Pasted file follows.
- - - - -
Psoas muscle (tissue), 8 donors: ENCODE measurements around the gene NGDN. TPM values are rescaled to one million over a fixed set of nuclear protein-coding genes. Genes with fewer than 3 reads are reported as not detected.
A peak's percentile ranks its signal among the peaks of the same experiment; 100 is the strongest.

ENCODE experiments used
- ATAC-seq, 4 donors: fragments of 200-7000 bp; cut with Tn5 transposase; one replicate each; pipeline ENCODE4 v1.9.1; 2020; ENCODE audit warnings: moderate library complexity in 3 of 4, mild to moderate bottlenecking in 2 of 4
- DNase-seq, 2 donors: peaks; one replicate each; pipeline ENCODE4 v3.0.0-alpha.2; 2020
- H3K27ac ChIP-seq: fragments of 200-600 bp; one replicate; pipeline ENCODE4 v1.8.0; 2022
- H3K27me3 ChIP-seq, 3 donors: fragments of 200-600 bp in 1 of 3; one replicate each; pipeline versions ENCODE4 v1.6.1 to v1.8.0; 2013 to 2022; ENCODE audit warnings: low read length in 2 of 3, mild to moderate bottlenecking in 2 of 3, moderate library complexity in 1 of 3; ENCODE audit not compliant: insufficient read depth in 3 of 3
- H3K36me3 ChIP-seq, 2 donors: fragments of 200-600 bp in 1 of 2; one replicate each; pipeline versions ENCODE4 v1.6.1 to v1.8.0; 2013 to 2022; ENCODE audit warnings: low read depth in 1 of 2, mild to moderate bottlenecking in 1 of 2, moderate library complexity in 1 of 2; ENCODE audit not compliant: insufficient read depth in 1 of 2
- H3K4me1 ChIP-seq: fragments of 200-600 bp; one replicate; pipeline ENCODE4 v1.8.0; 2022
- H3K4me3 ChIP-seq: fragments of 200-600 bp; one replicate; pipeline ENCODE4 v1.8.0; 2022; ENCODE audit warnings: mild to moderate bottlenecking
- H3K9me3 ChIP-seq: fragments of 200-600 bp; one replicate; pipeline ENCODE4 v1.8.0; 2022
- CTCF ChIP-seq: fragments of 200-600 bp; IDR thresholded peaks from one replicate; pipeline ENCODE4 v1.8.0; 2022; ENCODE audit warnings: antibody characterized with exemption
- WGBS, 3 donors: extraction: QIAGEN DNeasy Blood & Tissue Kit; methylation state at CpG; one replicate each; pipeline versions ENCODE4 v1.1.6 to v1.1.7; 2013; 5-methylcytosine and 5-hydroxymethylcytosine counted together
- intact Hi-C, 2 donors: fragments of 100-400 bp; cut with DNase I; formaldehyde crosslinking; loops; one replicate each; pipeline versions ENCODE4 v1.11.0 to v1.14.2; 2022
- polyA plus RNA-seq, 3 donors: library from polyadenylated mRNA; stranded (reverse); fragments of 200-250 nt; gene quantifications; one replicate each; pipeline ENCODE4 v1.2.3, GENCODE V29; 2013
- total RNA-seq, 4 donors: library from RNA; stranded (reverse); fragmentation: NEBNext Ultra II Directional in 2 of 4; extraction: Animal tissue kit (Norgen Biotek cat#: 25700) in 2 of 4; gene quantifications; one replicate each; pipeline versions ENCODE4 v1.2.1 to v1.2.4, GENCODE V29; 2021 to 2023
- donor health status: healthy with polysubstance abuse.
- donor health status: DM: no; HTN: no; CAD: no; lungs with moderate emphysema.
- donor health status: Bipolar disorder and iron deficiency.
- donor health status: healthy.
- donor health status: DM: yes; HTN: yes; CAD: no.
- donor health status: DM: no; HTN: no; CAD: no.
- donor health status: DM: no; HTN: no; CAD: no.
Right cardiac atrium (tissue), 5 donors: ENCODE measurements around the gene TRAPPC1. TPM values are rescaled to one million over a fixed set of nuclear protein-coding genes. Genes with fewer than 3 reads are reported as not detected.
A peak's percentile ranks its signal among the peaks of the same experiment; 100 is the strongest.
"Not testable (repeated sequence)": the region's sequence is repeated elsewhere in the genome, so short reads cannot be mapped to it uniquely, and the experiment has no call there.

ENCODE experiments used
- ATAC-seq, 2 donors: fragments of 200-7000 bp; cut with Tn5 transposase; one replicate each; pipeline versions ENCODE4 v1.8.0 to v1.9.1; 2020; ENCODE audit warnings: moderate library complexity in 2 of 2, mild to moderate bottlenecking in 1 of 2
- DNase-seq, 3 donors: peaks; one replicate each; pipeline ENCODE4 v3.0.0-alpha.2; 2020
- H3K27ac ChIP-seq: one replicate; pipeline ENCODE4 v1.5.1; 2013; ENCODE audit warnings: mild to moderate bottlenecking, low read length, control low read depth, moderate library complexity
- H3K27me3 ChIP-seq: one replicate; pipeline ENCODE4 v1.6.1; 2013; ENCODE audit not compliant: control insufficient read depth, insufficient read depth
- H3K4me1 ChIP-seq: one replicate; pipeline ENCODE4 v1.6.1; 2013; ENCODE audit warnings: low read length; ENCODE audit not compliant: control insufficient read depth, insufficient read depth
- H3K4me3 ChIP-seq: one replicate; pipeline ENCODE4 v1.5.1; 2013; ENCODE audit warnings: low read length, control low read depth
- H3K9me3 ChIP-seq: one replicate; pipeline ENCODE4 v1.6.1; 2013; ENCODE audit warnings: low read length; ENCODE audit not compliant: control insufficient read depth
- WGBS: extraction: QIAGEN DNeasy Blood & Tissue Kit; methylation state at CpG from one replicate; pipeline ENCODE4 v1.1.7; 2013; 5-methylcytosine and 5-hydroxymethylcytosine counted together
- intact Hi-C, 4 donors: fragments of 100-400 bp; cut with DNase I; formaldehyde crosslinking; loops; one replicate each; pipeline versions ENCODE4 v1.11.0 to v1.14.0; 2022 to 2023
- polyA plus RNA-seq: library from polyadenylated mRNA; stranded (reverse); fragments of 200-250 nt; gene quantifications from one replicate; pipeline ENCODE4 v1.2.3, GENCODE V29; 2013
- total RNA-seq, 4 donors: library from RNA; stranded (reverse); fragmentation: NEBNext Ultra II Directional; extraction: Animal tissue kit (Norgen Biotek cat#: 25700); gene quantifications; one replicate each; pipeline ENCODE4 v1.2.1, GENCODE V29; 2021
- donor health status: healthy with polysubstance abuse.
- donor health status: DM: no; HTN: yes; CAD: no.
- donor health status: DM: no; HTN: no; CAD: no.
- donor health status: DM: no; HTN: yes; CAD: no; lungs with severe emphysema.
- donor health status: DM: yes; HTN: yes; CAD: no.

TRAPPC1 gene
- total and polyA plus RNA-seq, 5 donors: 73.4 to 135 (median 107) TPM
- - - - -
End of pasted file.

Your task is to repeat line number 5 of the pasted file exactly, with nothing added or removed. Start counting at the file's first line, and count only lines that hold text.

- DNase-seq, 2 donors: peaks; one replicate each; pipeline ENCODE4 v3.0.0-alpha.2; 2020